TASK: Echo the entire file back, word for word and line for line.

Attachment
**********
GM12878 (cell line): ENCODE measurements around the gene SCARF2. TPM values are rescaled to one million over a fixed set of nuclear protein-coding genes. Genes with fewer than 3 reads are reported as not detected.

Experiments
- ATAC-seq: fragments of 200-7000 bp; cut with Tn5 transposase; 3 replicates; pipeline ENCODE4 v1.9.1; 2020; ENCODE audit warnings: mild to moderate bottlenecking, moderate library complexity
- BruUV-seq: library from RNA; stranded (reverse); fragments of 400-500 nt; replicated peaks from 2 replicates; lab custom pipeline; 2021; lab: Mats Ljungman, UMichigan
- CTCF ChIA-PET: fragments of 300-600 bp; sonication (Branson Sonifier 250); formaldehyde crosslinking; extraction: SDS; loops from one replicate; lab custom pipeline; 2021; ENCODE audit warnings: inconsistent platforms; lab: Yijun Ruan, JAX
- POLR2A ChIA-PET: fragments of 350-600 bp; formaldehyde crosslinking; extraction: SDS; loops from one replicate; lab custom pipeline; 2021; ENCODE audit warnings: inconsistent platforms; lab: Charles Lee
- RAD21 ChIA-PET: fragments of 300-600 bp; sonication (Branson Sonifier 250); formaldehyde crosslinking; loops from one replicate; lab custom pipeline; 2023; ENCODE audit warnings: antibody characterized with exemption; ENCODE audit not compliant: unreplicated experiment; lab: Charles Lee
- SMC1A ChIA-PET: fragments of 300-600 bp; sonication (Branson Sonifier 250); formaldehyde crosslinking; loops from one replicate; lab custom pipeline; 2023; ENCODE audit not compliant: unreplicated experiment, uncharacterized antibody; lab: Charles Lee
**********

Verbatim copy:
GM12878 (cell line): ENCODE measurements around the gene SCARF2. TPM values are rescaled to one million over a fixed set of nuclear protein-coding genes. Genes with fewer than 3 reads are reported as not detected.

Experiments
- ATAC-seq: fragments of 200-7000 bp; cut with Tn5 transposase; 3 replicates; pipeline ENCODE4 v1.9.1; 2020; ENCODE audit warnings: mild to moderate bottlenecking, moderate library complexity
- BruUV-seq: library from RNA; stranded (reverse); fragments of 400-500 nt; replicated peaks from 2 replicates; lab custom pipeline; 2021; lab: Mats Ljungman, UMichigan
- CTCF ChIA-PET: fragments of 300-600 bp; sonication (Branson Sonifier 250); formaldehyde crosslinking; extraction: SDS; loops from one replicate; lab custom pipeline; 2021; ENCODE audit warnings: inconsistent platforms; lab: Yijun Ruan, JAX
- POLR2A ChIA-PET: fragments of 350-600 bp; formaldehyde crosslinking; extraction: SDS; loops from one replicate; lab custom pipeline; 2021; ENCODE audit warnings: inconsistent platforms; lab: Charles Lee
- RAD21 ChIA-PET: fragments of 300-600 bp; sonication (Branson Sonifier 250); formaldehyde crosslinking; loops from one replicate; lab custom pipeline; 2023; ENCODE audit warnings: antibody characterized with exemption; ENCODE audit not compliant: unreplicated experiment; lab: Charles Lee
- SMC1A ChIA-PET: fragments of 300-600 bp; sonication (Branson Sonifier 250); formaldehyde crosslinking; loops from one replicate; lab custom pipeline; 2023; ENCODE audit not compliant: unreplicated experiment, uncharacterized antibody; lab: Charles Lee